Changes are afoot at YouTube. The company plans to debut a new version of its music service and charge more to view original shows. YouTube Red, an on-demand subscription service that offered music and original programming without ads debuted two years ago for $10 per month. Next week, the company will launch YouTube Music, which adds personalized playlists based on YouTube history and will eventually replace Google Play Music. YouTube Music will cost $10 per month after a trial period. Continue reading YouTube Splits Red into YouTube Music and YouTube Premium

Twitter Grows its Daily Users, Debuts Automated Anti-Troll Tool

Twitter has been investing in monitoring, removing offensive and inappropriate content and debuting tweaks, a job started by former chief financial officer Anthony Noto. The company is also rolling out an automated tool that will be on the lookout for “troll-like” behavior. This attention to the concerns of marketers has paid off, as Twitter just posted its second profitable quarter as a public company. But chief financial officer Ned Segal believes there is more to do to make the platform more stable and successful. Continue reading Twitter Grows its Daily Users, Debuts Automated Anti-Troll Tool

Red Hat and Lenovo Entice Startups to Join Anti-Troll Network

Four years ago, Google and Canon founded the non-profit LOT (License on Transfer) Network to combat litigation by trolls — companies that don’t make products, but seek profits from challenging patents. Now, Red Hat and Lenovo Group, two of LOT’s 224 members, are offering free patents to any startup that joins the group. When the dotcom bubble burst 20 years ago, bankrupt firms sold their patents, which were bought by speculators. Patent suits are declining, but are still an issue for companies of all sizes. Continue reading Red Hat and Lenovo Entice Startups to Join Anti-Troll Network

Amazon Plans to Beta Test New Display Ad Re-Targeting Tool

Amazon has introduced a new display ad offering that lets retailers in its marketplace follow shoppers as they browse the Internet and attempt to lure them back to buy on Amazon. The tool gives sellers broader reach by letting them bid on ads that will appear on other websites and apps, although Amazon doesn’t specify where. But sellers only pay Amazon when potential customers click on the ads. According to sources, the company is currently inviting a handful of merchants to test the new digital ads later this month. Continue reading Amazon Plans to Beta Test New Display Ad Re-Targeting Tool

EU Data Law Soon Goes into Effect, May Spark Privacy Debate

On May 25, the European Union’s General Data Protection Regulation (GDPR) goes into effect. Although the law bans companies from forcing its users to give up personal data as a condition of service, it allows for exceptions, such as when the information is necessary to fulfill a contract. Those exceptions are the new battlefield over privacy issues, including what “freely given” consent means. At the crux is “behavioral advertising,” worth billions of dollars annually, that targets users based on their Internet activity. Continue reading EU Data Law Soon Goes into Effect, May Spark Privacy Debate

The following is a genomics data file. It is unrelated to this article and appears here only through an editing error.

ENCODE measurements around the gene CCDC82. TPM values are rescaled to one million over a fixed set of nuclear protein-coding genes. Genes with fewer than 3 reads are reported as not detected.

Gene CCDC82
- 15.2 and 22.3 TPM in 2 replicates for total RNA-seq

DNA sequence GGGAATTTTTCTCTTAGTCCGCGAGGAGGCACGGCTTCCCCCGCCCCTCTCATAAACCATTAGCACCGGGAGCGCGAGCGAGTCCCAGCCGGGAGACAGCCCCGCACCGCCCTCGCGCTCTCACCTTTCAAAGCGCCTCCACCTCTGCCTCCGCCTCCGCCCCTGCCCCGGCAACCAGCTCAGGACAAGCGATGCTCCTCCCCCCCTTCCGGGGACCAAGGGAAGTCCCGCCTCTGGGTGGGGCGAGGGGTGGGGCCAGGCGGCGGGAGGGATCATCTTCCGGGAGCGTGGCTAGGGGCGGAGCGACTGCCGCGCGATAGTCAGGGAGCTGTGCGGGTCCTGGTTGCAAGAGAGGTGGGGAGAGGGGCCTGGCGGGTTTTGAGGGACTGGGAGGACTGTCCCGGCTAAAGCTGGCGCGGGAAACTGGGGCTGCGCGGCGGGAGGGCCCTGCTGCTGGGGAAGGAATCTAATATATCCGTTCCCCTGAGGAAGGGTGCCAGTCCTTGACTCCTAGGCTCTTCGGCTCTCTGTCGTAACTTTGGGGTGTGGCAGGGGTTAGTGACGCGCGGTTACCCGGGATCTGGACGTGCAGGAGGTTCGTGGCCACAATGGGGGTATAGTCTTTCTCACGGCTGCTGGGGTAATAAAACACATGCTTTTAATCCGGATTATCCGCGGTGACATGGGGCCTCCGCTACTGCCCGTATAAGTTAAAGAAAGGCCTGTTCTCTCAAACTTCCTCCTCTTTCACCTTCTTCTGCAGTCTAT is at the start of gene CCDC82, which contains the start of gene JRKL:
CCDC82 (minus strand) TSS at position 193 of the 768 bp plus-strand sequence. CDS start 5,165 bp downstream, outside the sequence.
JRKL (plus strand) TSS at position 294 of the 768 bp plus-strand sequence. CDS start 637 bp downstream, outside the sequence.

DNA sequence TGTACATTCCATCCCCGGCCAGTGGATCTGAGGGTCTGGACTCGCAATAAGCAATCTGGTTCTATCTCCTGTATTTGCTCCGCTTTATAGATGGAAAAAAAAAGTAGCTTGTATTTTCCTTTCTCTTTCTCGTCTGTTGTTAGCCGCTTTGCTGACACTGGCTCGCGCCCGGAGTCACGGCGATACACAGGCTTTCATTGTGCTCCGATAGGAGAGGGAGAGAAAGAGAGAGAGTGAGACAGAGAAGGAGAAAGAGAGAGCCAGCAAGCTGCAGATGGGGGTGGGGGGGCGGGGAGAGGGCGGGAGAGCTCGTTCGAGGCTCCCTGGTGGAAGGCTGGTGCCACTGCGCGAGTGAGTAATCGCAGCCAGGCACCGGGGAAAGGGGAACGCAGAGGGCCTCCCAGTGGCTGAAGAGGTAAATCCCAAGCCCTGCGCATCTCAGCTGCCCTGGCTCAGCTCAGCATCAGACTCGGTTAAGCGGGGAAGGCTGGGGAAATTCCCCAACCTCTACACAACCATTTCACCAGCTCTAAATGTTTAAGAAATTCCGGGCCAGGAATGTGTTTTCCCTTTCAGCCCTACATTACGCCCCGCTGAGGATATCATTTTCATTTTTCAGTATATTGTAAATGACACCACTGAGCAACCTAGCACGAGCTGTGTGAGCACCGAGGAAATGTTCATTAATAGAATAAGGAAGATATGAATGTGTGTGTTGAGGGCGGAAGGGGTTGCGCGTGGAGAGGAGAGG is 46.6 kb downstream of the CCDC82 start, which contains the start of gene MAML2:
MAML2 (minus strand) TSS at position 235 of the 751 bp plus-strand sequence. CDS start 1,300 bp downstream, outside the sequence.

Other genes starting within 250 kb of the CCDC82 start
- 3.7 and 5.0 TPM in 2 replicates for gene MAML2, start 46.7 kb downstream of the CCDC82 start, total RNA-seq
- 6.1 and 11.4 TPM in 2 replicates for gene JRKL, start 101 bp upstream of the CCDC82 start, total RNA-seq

Apple Plans to Sell Streaming Video Subs via its Own TV App

Apple plans to make it easier for viewers to watch its TV app, and boost its use on Apple TV, iPhones and iPads. Rather than make users purchase subscriptions through various apps in its App Store, Apple will sell subscriptions to some of these services directly through its own TV app, and also centralize streaming from its own app, rather than through third parties. Sources say the feature will roll out next year. Apple has focused on growing its services business, which is slated to generate $50 billion a year in revenue by 2021. Continue reading Apple Plans to Sell Streaming Video Subs via its Own TV App

Apple and Goldman Sachs to Launch Apple Pay Credit Card

Apple and Goldman Sachs Group are readying the launch early next year of a joint credit card branded with Apple Pay. This will be Goldman Sachs’ first credit card, and it will also replace Apple’s current rewards-card with Barclays. Apple Pay, which generates revenue with every transaction, has been slow to take off, and Goldman’s move into consumer banking is intended to compensate for a significant dip in securities trading. In 2016, Goldman Sachs also debuted Marcus, retail banking for online savings and personal loans. Continue reading Apple and Goldman Sachs to Launch Apple Pay Credit Card

Amazon Stops Purchasing Competitive Google Shopping Ads

Amazon has ceased purchases of ads at the top of Google search results, a much-prized position for which advertisers and retailers pay handsomely to place eye-catching images. Google runs online auctions for these slots, dubbed products listing ads (PLAs) and Amazon, which began bidding in late 2016, found itself in competition with rival Walmart there. On April 28, Merkle, a marketing firm that analyzes Google Shopping ad data, first noticed that Amazon was missing from those coveted slots. Two sources confirmed the news. Continue reading Amazon Stops Purchasing Competitive Google Shopping Ads